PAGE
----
Recently, great importance has been attached to mathematical models describing tumor growth that consider the possible influence of some environmental factors on the response to treatment [144,145], which is known as control theory [146]. Specifically, there is a growing interest in the application of control theory in models of pharmacokinetics and pharmacodynamics for antitumor therapies. The increasing availability of data from tumors allows the development of mathematical models that predict optimal therapy delivery parameters to control the response to treatment and the time to progression [146]. However, considerable research in this field is still needed before it can really be applied.

5. Conclusions

Circadian rhythms play a key role in the organism, and their alteration is associated with aging and the appearance of numerous age-associated diseases, such as cancer. Chronotherapy is emerging as a new anti-cancer therapy that can improve the treatment of each patient in a personalized manner. In the case of chemo or immunotherapies, optimal timing of treatment could decrease drug toxicity, and increase drug efficacy and tumor response. Instead, the chronoradiotherapy seems to minimize treatment-related symptoms rather than tumor progression or patient survival. Therefore, results of the application of chronotherapy in cancer therapy until now are challenging, feasible, and could be applied to clinical practice without additional costs. However, different limitations and variables such as age, sex, or chronotypes, among others, should be overcome and further studies are required before chronotherapy can really be put into clinical practice. In this regard, mathematical models of pharmacokinetics and pharmacodynamics for antitumor therapies could help to predict optimal delivery parameters and improve the response to treatment, but considerable research in this field is still needed.

Author Contributions

All authors conceived and designed the manuscript: A.A.-R. and E.M.V.-S. drafted the manuscript. J.-R.B. and A.C. edited the manuscript. All authors have read and agreed to the published version of the manuscript.


This study was supported by grants from the Ministerio de Ciencia, Innovación y Universidades (MCIU) Plan Estatal de I+D+I 2018, a la Agencia Estatal de Investigación (AEI) y al Fondo Europeo de Desarrollo Regional (MCIU/AEI/FEDER, UE): RTI2018-097455-B-I00; grant from AEI-MICIU/FEDER (RED2018-102723-T); from CIBER de Cáncer (CB16/12/00275), co-funded by FEDER from Regional Development European Funds (European Union); from Consejeria de Salud (PI-0397-2017) and from Consejería de Transformacion Economica, Industria, Conocimiento, y Universidades of the Junta de Andalucía (P18-RT-2501) 2018-competitive research projects call within the scope of PAIDI 2020—80% co-financed by the European Regional Development Fund (ERDF)—Andalucia moves with Europe. Additionally, we thank the Fundacion AECC. EMV-S was funded by a postdoctoral contract from Consejería de Transformacion Economica, Industria, Conocimiento, y Universidades of the Junta de Andalucia, Spain (No. CTEICU/PAIDI 2020). The funders had no role in study design, data collection, and analysis, decision to publish, or preparation of the manuscript.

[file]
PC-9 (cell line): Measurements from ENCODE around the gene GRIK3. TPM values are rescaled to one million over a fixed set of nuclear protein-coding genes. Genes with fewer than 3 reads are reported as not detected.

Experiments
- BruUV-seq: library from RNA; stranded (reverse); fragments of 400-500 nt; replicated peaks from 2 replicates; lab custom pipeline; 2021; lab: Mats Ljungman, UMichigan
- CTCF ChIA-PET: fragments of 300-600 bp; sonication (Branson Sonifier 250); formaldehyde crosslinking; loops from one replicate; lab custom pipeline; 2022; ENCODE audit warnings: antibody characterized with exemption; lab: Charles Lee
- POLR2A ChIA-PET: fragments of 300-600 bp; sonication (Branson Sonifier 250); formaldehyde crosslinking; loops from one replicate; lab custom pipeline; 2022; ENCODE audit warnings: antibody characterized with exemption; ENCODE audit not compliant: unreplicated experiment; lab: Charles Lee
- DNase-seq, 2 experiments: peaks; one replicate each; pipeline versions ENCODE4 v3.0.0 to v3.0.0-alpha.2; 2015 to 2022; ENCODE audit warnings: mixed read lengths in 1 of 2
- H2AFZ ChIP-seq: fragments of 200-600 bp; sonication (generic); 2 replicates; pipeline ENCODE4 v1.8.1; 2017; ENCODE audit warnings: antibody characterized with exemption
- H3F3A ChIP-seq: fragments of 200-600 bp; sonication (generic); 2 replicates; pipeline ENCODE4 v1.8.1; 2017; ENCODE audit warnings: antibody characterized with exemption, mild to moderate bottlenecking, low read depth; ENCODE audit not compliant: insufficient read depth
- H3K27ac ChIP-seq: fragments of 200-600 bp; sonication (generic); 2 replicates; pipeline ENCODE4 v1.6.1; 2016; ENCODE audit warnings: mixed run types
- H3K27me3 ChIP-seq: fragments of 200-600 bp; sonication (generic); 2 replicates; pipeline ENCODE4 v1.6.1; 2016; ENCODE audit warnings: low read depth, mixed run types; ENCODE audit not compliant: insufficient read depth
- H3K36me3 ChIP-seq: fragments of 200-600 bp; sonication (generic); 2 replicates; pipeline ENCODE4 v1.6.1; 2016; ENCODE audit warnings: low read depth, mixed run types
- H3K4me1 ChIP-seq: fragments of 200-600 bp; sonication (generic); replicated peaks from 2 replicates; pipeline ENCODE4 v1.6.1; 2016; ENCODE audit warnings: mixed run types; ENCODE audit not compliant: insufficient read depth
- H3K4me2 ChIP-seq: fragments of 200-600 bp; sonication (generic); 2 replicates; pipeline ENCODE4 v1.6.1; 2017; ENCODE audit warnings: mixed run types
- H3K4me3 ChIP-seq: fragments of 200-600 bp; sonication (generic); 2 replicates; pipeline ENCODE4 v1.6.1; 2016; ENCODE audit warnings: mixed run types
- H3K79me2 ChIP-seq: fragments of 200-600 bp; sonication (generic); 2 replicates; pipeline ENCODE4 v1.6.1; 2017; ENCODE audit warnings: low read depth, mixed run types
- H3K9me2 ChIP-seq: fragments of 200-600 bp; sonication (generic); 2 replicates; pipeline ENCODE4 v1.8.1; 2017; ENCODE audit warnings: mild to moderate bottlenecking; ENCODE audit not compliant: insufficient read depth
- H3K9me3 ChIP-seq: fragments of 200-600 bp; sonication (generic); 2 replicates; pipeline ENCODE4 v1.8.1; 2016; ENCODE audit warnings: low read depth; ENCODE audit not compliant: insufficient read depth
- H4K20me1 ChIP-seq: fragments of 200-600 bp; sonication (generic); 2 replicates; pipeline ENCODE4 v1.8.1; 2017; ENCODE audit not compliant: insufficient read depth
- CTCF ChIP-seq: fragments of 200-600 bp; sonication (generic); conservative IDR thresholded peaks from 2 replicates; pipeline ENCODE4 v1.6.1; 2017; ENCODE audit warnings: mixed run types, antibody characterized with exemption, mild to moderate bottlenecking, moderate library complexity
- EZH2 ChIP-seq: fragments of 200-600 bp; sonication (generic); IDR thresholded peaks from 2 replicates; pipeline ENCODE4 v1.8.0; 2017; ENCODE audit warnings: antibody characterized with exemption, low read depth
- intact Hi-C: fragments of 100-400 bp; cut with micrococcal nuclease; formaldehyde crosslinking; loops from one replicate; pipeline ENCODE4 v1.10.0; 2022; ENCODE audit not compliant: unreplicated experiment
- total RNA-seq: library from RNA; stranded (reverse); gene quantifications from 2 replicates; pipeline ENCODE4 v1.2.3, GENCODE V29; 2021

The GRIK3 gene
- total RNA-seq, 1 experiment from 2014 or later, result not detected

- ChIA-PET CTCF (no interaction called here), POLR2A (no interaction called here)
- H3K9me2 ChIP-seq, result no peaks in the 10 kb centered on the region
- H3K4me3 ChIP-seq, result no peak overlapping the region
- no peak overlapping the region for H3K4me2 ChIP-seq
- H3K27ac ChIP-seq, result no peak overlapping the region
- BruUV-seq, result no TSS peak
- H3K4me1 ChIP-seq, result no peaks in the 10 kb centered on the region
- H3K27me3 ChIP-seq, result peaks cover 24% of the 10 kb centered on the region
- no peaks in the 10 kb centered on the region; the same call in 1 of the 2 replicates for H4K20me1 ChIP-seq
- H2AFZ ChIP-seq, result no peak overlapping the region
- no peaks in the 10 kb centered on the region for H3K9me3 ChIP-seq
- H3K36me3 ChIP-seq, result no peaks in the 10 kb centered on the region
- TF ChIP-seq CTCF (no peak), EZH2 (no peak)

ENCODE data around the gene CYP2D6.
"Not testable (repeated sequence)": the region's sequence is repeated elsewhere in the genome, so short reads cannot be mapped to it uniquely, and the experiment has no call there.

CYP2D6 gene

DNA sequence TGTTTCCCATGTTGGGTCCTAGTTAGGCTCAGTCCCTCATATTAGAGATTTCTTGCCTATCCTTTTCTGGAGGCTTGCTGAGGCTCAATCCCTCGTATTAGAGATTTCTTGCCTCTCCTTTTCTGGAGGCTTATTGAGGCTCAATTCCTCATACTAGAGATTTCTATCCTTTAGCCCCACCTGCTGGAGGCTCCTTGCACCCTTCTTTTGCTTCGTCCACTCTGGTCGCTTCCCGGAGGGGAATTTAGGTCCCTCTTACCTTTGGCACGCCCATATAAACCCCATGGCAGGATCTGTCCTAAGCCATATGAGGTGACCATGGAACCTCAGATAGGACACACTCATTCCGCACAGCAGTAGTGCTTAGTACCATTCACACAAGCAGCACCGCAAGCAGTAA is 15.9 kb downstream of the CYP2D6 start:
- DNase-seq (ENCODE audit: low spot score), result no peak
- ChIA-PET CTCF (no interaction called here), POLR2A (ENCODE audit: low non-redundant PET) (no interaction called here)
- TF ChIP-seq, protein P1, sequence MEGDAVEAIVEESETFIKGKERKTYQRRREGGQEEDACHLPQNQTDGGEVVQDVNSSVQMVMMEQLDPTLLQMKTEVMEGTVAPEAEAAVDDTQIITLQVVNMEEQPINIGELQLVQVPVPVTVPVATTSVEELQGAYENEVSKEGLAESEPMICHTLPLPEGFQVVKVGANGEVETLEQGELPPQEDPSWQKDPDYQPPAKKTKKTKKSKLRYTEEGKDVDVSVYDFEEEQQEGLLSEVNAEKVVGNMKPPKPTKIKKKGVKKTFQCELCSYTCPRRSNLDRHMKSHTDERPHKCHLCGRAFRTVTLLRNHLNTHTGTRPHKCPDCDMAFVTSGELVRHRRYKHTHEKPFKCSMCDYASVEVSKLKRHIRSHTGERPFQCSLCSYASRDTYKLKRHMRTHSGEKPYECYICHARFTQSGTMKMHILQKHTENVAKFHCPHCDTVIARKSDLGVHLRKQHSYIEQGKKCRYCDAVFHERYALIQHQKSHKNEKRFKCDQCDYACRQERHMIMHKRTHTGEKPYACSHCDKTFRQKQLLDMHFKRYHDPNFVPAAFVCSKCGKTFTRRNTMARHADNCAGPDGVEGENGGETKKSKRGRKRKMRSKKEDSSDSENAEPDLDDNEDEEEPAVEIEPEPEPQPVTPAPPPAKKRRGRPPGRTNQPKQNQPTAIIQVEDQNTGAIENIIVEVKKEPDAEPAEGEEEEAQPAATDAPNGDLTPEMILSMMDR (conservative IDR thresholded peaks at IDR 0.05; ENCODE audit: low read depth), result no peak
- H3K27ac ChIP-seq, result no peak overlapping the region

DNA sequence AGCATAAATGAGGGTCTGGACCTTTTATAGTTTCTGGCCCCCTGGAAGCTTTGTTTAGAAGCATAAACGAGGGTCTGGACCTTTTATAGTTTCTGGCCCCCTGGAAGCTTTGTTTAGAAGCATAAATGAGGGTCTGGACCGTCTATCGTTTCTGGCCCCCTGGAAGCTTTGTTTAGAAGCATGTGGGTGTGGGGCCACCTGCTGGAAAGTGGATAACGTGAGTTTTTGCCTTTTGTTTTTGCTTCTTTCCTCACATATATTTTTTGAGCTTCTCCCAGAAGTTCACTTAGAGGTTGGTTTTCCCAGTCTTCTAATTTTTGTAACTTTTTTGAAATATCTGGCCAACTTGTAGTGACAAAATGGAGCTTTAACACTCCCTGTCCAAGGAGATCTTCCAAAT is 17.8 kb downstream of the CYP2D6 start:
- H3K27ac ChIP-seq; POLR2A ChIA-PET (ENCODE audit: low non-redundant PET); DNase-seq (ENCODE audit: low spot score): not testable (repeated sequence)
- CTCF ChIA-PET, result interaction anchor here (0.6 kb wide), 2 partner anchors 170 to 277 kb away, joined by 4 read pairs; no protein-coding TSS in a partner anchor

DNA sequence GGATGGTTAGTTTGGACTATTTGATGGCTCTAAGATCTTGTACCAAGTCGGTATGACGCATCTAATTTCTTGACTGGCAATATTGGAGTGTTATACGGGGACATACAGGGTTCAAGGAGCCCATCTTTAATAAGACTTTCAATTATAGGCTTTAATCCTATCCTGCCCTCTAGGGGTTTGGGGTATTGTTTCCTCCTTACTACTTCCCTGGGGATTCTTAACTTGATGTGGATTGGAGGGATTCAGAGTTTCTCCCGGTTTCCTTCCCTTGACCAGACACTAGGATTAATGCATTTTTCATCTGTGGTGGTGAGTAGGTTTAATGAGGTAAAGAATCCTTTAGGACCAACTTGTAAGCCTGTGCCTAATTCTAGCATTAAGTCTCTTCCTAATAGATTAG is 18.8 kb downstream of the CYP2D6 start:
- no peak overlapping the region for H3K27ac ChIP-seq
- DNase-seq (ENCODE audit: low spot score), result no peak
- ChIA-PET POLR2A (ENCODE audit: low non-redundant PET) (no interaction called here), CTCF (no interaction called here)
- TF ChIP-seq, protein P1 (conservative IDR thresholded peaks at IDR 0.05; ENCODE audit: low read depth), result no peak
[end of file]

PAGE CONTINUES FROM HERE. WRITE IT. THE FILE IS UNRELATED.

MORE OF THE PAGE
Conflicts of Interest

The authors declare that this research was conducted in the absence of any commercial or financial relationship that could be construed as a potential conflict of interest.


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Figure 1. Circadian clocks. The central clock, primarily stimulated by light, communicates with the peripheral clocks and vice versa, through neurotransmitters, neuropeptides, and hormonal secretions. Other external zeitgebers can also influence circadian rhythms such as temperature, feeding, exercise, and pathogens, among others.
Figure 1. Circadian clocks. The central clock, primarily stimulated by light, communicates with the peripheral clocks and vice versa, through neurotransmitters, neuropeptides, and hormonal secretions. Other external zeitgebers can also influence circadian rhythms such as temperature, feeding, exercise, and pathogens, among others.
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Figure 2. The mammalian molecular circadian clock. Regulation of the main circadian loop (CLOCK/BMAL1) through its activators (RORα) and repressors (PER/CRY, REV-ERB) to control multiple clock-controlled genes.
Figure 2. The mammalian molecular circadian clock. Regulation of the main circadian loop (CLOCK/BMAL1) through its activators (RORα) and repressors (PER/CRY, REV-ERB) to control multiple clock-controlled genes.
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Figure 3. The connection between cell cycle and the molecular circadian clock. The machinery of the cell cycle is controlled by different components of the biological clock in different phases of the cell cycle.
Figure 3. The connection between cell cycle and the molecular circadian clock. The machinery of the cell cycle is controlled by different components of the biological clock in different phases of the cell cycle.
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Figure 4. The connection between DNA damage and the molecular circadian clock. Accumulation of DNA damage and failures in the DNA repair mechanisms lead the cell to undergo apoptosis and all these processes are controlled by the circadian clock.
Figure 4. The connection between DNA damage and the molecular circadian clock. Accumulation of DNA damage and failures in the DNA repair mechanisms lead the cell to undergo apoptosis and all these processes are controlled by the circadian clock.
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Figure 5. Different chronotherapeutic approaches.
Figure 5. Different chronotherapeutic approaches.
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Amiama-Roig, A.; Verdugo-Sivianes, E.M.; Carnero, A.; Blanco, J.-R. Chronotherapy: Circadian Rhythms and Their Influence in Cancer Therapy. Cancers 2022, 14, 5071.

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Amiama-Roig A, Verdugo-Sivianes EM, Carnero A, Blanco J-R. Chronotherapy: Circadian Rhythms and Their Influence in Cancer Therapy. Cancers. 2022; 14(20):5071.

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Amiama-Roig, Ana, Eva M. Verdugo-Sivianes, Amancio Carnero, and José-Ramón Blanco. 2022. "Chronotherapy: Circadian Rhythms and Their Influence in Cancer Therapy" Cancers 14, no. 20: 5071.